Leveraging Spotify’s API and other sources for the Hit Song Science research field. The whole project (report and code source) can be viewed here.
I decided to use my Master Thesis to apply the concepts of Machine Learning I have been learning over the year with online courses. The idea for me was to use it as a first Data Science project. Being passionate about music, I chose to tackle the Hit Song Science subject which consists in predicting the overall popularity of a track.
Methodology and Results
To do so, I built my own database of Spotify’s Top 2018 and 2019 songs and I extracted additional information from Genius.com, Google Trends, MusicBrainz and LastFM. To define the popularity of a music, I used the continuous variable, provided by Spotify, and a binary one (top 20% of the dataset using the other popularity feature). From those data, I created new features, which includes Google Trends Standard Deviation over a 3-month period ending one week after the release of an album, Peak (indicator of the highest interest position) or Holiday Period (dummy variable indicating the release of a track during the months of May, June, July or August). The idea was to use three different subsets: Audio Features, Artist Metadata and Song Metadata.
1. Natural Language Generation:
The Commercial State of the Art in 2020
2. This Entire Article Was Written by Open AI’s GPT2
3. Learning To Classify Images Without Labels
4. Becoming a Data Scientist, Data Analyst, Financial Analyst and Research Analyst
First, I did an Exploratory Data Analysis to discover the variable distributions, determine the correlations between them and visualize other kinds of relationships. Pearson and Spearman tests were also performed between the quantitative variables and the song popularity. Then, I tested the following models according to the literature review: Linear Regression, Logistic Regression, K-Nearest Neighbors, Random Forest, Support Vector Machines (linear and gaussian kernels) and a Single-Layer Perceptron. I also used feature selection and regularization (L1 and L2) methods to improve my results and prevent the models from overfitting. The results were finally compared to a dummy model using a Test set. Unsurprisingly, the perceptron yielded the best result with a F1 score of 0.70 (Precision of 0.58 and Recall of 0.88).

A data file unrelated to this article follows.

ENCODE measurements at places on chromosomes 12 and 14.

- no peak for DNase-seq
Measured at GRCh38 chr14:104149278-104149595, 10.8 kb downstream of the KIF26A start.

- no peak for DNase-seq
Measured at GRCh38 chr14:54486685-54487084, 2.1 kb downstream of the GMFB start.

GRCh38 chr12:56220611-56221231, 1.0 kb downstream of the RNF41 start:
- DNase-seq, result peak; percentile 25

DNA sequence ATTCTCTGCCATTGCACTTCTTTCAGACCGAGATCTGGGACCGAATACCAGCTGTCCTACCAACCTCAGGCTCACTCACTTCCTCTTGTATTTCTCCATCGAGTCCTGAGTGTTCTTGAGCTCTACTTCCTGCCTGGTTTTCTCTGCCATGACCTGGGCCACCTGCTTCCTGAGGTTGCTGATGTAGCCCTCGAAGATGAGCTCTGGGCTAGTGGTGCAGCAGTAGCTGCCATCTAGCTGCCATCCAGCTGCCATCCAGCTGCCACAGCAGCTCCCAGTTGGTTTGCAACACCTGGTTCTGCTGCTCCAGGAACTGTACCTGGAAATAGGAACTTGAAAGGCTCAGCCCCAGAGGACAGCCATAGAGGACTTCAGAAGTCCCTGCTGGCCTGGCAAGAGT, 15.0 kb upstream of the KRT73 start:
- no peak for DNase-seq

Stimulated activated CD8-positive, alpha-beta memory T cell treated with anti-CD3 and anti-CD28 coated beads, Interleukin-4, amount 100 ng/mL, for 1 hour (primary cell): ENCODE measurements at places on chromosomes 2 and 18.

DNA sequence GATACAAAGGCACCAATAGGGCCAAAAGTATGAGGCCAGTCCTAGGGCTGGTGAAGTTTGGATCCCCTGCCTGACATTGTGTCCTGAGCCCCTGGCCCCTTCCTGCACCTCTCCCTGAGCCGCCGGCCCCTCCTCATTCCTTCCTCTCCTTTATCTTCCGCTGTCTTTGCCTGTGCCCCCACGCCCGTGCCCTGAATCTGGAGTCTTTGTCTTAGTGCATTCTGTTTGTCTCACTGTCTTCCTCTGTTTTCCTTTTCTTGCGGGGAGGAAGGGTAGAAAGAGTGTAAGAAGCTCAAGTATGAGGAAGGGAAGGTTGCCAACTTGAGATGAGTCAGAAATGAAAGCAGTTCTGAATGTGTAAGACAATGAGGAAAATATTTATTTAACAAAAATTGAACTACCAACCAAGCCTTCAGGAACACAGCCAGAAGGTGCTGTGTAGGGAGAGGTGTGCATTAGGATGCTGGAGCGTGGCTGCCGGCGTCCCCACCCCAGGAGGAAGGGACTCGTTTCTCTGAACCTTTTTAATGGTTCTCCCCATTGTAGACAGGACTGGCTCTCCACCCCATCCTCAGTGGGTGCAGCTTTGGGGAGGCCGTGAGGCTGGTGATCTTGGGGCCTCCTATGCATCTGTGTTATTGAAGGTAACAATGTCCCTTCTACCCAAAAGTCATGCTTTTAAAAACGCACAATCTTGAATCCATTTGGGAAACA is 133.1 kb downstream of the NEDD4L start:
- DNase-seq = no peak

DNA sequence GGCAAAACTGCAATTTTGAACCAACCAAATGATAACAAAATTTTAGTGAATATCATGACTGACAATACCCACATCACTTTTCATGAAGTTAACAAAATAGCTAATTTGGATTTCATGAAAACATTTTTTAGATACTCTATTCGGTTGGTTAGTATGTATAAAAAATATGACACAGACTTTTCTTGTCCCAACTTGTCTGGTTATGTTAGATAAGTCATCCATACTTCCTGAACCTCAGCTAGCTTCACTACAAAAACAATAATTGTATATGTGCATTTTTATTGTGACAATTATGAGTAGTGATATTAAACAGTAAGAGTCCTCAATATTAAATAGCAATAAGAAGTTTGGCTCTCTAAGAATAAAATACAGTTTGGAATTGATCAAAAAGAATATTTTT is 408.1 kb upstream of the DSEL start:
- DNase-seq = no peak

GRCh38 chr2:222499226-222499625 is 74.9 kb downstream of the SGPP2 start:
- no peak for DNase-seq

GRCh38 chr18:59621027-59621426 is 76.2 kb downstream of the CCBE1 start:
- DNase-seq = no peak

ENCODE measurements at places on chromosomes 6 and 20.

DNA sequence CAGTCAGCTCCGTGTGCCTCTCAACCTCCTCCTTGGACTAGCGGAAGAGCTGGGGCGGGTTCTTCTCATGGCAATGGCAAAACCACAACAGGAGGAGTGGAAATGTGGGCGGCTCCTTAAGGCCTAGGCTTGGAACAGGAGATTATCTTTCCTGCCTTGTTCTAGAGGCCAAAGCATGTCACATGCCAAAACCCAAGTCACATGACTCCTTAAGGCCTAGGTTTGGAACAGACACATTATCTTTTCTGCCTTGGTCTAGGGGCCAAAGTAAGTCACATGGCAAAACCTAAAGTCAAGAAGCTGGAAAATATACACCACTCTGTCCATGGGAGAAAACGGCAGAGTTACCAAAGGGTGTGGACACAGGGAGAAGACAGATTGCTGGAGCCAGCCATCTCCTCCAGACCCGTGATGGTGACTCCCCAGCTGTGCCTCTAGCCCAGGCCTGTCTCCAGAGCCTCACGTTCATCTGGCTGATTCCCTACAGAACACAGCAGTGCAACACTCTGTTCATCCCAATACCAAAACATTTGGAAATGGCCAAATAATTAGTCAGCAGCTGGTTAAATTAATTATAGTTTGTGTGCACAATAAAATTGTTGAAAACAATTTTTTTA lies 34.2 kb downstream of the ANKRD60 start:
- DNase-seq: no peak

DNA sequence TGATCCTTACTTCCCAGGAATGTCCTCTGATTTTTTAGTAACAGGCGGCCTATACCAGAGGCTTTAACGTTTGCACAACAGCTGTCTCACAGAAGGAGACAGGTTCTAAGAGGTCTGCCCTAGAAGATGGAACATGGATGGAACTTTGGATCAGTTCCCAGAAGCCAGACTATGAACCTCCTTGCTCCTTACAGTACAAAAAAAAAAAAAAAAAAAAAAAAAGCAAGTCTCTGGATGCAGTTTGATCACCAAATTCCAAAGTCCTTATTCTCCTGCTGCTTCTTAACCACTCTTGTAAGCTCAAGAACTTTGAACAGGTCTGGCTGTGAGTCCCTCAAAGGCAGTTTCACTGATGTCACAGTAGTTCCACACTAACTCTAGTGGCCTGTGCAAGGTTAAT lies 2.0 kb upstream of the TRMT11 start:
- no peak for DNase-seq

Conclusion and Recommendations
To conclude, the audio features are indeed not sufficient to explain the popularity of a track and metadata are essential. The selection methods I used gave me a set of influential features for both kinds of tasks (regression and classification), with a majority of metadata (even if I mostly had song/artist metadata in the dataset). It was interesting to observe that Google Trends features exerted a significant influence on the outcome of the classifiers, increasing the probability for a track to be a Hit. I also found the classification task to be more promising, due to the comparison of the models with a dummy classifier and a dummy regressor.
I would like to end this article by presenting some ideas that could be tried for further work on the Hit Song Science research field:
- Try to constitute a dataset per genre and to train models on each dataset.
- Build a large dataset, thinking about the distribution of Spotify’s popularity value. There is now an offset limit with Spotify’s API for the search point so I would recommend using lists of Spotify’s track ID that can be found on Kaggle for instance, paying attention to the release date of the tracks.
- Use detailed audio features which are available on Spotify’s API. The ones I used summarize that information but probably simplify it.
- Use the market feature to create an indicator of the number of countries where the song is available. Maybe various strategies for launching an artist could be interpreted: is it better to focus on some markets or to promote a track worldwide (use historical data)?
- Many tags can be obtained from LastFM’s API, which can be useful to understand how the song is perceived by the listeners.
- Tackle the Hit Song Science problem as a multi-classification task to smooth the definition of popularity.
- Use a combination of Spotify’s followers, LastFM’s subscribers, Deezer’s subscribers, Genius’s page views or Instagram’s followers to analyse the popularity of an artist.
This project was very interesting, and I learnt a lot as it was my first application of the content I had been working on with online courses since the beginning of the year. I discovered many other resources and books to deepen my understanding of Data Science and I look forward to improving myself and evolving in the field of data.
Huge thanks to Julien Fouquau, my thesis tutor at ESCP Business School and Ulysse Couerbe for giving me a great list of online courses to start learning the basics of Machine Learning.